Beginning with this part, we move away from considering how the Christological aberrations with regard to ‘monotheism’ have come about within Christendom so as to overlay the teaching of Jesus. We move on to look at the difficulty that Western Christians have come to unwittingly suffer in their understanding of Islam—resulting from a mismatch of terminology fixed in their cultural heritage. Most notable is the academically indefinable term ‘religion.’
In the previous twenty-five installments, we commented on two books by non-Muslim authors on subjects related to Christian beliefs about Jesus in the context of Jesus’ own clear statements of what we Muslims would label tawḥîd, or Oneness:
Lâ ilâha illa”Llâh, waḥdahu; lâ sharîka lahu:
There is no god but God, alone;
There is no partner for Him.
In Parts 1-7, we tagged along with British New Testament scholar, Professor James D. G. Dunn (Emeritus Lightfoot Professor of Divinity, University of Durham, U.K.) as he showed us how, according to Christian scholars, the earliest ‘Christians’ were those who ‘called upon Christ’ and who worshipped God exclusively— in, by and through ‘Jesus Christ.’ This remains a defining characteristic of those who today consider themselves followers of ‘Christ’—referring to a spiritualized Jesus. The ‘Jesus’ part of the Christian’s ‘Jesus Christ’ is to be recognized as our ‘Isa.
Then in Parts 8-12, we journeyed historically with author Richard E. Rubenstein through the fourth century Arian controversy which erupted in the Church at Alexandria (Egypt) and spread throughout Christendom. Arianism was an attempt to restrict the far-reaching and corruptive, theological implications of seeing Jesus as “divine.”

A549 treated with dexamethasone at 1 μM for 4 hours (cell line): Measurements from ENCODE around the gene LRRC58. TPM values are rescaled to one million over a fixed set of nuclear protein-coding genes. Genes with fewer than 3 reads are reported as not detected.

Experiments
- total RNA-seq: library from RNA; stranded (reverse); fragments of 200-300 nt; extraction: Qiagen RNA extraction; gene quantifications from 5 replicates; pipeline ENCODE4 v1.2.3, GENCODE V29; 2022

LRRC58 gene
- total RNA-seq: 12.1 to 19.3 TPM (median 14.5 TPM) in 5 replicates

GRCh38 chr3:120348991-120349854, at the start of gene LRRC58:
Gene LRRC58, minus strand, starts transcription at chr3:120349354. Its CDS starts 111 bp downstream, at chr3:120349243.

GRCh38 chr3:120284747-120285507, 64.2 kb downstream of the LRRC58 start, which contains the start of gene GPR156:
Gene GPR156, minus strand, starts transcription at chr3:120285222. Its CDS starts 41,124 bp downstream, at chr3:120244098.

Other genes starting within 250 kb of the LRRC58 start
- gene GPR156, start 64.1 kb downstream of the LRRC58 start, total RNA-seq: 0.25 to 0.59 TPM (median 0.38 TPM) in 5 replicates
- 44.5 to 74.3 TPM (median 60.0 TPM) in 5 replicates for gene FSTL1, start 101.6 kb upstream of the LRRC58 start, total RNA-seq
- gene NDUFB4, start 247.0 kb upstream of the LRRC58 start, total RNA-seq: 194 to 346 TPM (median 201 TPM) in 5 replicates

Christians of the 4th century C.E. accepted a ‘divinity’ category as applying to Jesus—because they had unquestioningly accepted the writings of Paul (prominent within Christian scripture) as the bona fides interpretation of the Jesus story. But Arius represented a dissenting voice that could understand a ‘like-God’ proposition for Jesus—if this was indeed to be required of Christians—only in a metaphorical or spiritual sense.
We concluded in these previous installments that this corrupted state of affairs among Christians was achievable because they lacked a proper concept of prophethood, against which to measure their theological misadventures.
‘Religion’ as a Mental Construct in the West
Our third author—in our quest to equip ourselves for suitable da’wah with Christians—is Professor of Religion at Luther College in rural Iowa, Dr. Robert F. Shedinger. His journeys into exploring the essence of Islam arose from university courses he had been advised to take during his student days so as to better his marketability in finding a teaching post in biblical studies. All quotations here come from Shedinger’s book, Was Jesus a Muslim? Questioning Categories in the Study of Religion (2009) Fortress Press: Minneapolis.
Typical of a Western Christian, he had assumed that all religion was to be measured through his own culturally defined experience, namely those propositions one believes and the spiritual experiences of the supernatural that one can feel—as distinguishable from other aspects of socio-cultural systems, like political or economic systems (p. 16). One could say that ‘religion,’ to a Western mind, is what one feels in one’s soul, rather than in one’s pocketbook or courts of justice, or banking system, for example.
This mismatch between Islamic categories and Western “Christian” assumptions, he lays out in detail within this book of his, which we are set to explore in the next dozen or so installments. One cannot attempt to mix the ‘sacred’ and ‘profane,’ he assumed, since that would in some way pollute the purity of the sacred realm (p. 6).
Once he found himself teaching Islam in his own classroom, Shedinger would find, however —in his encounters with Muslim students— quite a different way of approaching the world than through his Western-style category of ‘religion,’ something he had presumed was ‘universal’ and timeless. His Muslim students displayed a somehow different orientation and attitude toward life and their place in it than what he was used to.